"Many top chefs have discovered some surprisingly tasty ways to keep the pounds at bay. [Their] tantalizing suggestions [are] put forth in Smart Chefs Stay Slim, a new book detailing the eating strategies of today’s culinary superstars." -- OPRAH.COM

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Entries in cat cora (2)


10-Day Smart Tips Countdown: Enjoy Local Specialties Only in their Place

Greetings from L.A.!  Since I'm away from home, today's post is about eating while traveling. Especially traveling back to the place in which you were raised if you, like me, now live far from your roots. Those foods you associate with a childhood hometown can have a special pull over you. For me: tamales, guacamole, and my mother's cheese blintzes with cherry preserves -- I love them all (though not all together). You should certainly enjoy your favorites during a vacation, even if they aren't part of your normal diet at home.


 Blintzes with cherries, and corn tamales are two of my at-home favorites. Hmm. Maybe I just like things wrapped in other things?

Cat Cora and I talked about this idea during our Smart Chefs interview. She lives here now, in California, but was raised in Mississippi, where some of her comfort food favorites were fried chicken, biscuits and grits. Though she rarely eats them in her day-to-day life, when she goes back to Mississippi "I'll definitely stop for a great biscuit or a big bowl of grits. It's food you can't eat everyday."

Not to pick on Southern cuisine; California, too, has its once-in-a-while indulgences. Locals who have a problem with In-N-Out Burger addiction should probably leave those to visitors. But infrequent travel can give you a pass to eat in a way you wouldn't normally. I will never go to New Orleans and not eat a beignet at Café du Monde; for that matter I'll never go to Disneyland and not enjoy the seriously substandard "New Orleans fritter" they sell next to the Haunted Mansion—environment is everything, and sugared dough fried in oil and nostalgia is hard to pass up. Do I ever eat fried dough in New York? No, never. But if you're visiting during the San Gennero festival, try the zeppole...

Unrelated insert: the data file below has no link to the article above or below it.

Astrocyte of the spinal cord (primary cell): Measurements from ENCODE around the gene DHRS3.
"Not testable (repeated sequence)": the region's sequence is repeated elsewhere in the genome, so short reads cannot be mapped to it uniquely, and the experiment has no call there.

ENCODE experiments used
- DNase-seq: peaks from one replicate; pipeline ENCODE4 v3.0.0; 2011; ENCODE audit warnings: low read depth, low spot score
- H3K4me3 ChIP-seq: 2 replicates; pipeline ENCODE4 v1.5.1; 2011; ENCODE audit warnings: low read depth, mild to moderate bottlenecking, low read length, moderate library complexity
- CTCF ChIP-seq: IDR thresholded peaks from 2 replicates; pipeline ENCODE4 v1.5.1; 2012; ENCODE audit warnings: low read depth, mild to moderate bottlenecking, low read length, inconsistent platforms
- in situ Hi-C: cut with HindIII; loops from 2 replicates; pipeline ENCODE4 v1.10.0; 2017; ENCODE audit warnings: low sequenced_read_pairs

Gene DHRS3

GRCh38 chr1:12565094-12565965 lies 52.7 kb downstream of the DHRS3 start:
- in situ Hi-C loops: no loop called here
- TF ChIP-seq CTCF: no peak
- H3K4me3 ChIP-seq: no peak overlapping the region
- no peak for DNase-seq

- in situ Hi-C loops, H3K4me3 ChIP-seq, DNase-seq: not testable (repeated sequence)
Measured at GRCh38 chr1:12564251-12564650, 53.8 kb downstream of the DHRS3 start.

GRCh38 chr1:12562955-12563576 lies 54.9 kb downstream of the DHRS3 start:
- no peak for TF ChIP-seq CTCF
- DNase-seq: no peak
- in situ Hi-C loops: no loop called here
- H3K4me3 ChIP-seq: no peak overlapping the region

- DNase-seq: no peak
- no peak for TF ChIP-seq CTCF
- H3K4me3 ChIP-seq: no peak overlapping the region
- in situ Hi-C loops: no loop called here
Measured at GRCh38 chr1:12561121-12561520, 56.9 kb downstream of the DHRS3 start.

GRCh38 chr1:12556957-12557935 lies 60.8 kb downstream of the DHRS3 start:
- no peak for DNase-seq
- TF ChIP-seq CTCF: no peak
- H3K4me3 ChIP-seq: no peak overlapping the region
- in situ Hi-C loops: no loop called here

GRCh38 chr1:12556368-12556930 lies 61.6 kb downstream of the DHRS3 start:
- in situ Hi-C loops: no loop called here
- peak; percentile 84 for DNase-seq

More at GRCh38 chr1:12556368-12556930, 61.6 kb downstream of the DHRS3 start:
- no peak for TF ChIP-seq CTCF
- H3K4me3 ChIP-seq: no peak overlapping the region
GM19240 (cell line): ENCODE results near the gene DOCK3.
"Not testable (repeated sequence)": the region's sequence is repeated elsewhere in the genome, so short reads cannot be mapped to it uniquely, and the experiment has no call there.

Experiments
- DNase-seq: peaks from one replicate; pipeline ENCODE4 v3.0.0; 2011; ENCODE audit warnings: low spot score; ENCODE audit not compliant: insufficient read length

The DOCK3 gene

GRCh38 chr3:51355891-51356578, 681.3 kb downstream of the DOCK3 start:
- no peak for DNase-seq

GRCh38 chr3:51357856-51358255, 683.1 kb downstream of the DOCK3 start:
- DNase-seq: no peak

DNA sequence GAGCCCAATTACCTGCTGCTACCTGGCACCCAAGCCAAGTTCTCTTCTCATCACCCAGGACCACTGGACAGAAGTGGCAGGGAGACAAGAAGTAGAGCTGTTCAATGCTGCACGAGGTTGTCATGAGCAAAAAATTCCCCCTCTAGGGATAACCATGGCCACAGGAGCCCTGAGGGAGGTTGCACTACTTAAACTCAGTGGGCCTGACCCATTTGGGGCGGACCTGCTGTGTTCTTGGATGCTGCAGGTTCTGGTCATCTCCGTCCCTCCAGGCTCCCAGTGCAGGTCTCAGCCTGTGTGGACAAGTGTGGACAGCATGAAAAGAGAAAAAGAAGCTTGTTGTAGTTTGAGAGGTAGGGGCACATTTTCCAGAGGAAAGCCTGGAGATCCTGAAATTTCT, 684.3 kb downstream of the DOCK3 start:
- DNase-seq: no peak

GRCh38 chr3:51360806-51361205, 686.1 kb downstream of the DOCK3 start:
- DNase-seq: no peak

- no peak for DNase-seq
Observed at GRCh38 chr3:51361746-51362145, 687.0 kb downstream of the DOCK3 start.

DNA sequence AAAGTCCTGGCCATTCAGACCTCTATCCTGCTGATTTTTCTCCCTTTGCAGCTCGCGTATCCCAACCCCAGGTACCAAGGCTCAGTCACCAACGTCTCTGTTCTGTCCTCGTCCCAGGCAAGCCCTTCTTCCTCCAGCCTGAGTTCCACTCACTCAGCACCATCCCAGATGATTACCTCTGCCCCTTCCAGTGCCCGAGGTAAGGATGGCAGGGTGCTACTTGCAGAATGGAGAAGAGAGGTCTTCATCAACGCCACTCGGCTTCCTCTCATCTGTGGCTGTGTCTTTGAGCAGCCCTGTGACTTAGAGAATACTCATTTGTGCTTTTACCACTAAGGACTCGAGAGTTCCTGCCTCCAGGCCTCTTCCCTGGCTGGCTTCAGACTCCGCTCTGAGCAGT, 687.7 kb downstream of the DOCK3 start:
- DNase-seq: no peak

10-Day Smart Tips Countdown: How Not to Let Kids Upend your Best Eating Intentions

If it were up to my son, we would eat pasta most nights. I love pasta as much as he does -- probably as much as anyone-- but having it multiple times a week doesn't really fit into the way I want to eat anymore. Chefs who are parents have figured out a lot of ways to get the whole family onto the same food page: Serving the food they want to eat themselves, but making everything appealing to their children. Cooking with Muppets also helps, if you can arrange that. Image via Disney.

Iron Chef star Cat Cora is a mom of four young ones. She is a big fan of simply grilled meats, fish and vegetables and found that the act of presenting food on a stick got her kids' interest. "They love it," she told me. "We'll do a salmon skewer and romesco sauce, or lamb with mint-yogurt sauce and pita bread."

Who says kid food has to be bland? Romesco, a blend of nuts, garlic, olive oil and peppers, is an appealing shade of pink and delicious -- it need not be too spicy for young palates. Her family-friendly recipe for lettuce cup halibut gyros appears in Smart Chefs.

And as I encourage myself to eat more vegetables, I try to get my son to do the same. Another chef-mom Andrea Reusing, of Lantern in Chapel Hill, N.C., tipped me off to this trick: Put the vegetables out first, when they (and you) are hungriest -- during the cooking if necessary. After that, she says, "they can go to town on whatever they want."


Tomorrow: An excerpt from Smart Chefs featuring a Top Chef judge's family Christmas dinner.

Until then, happy holidays to all!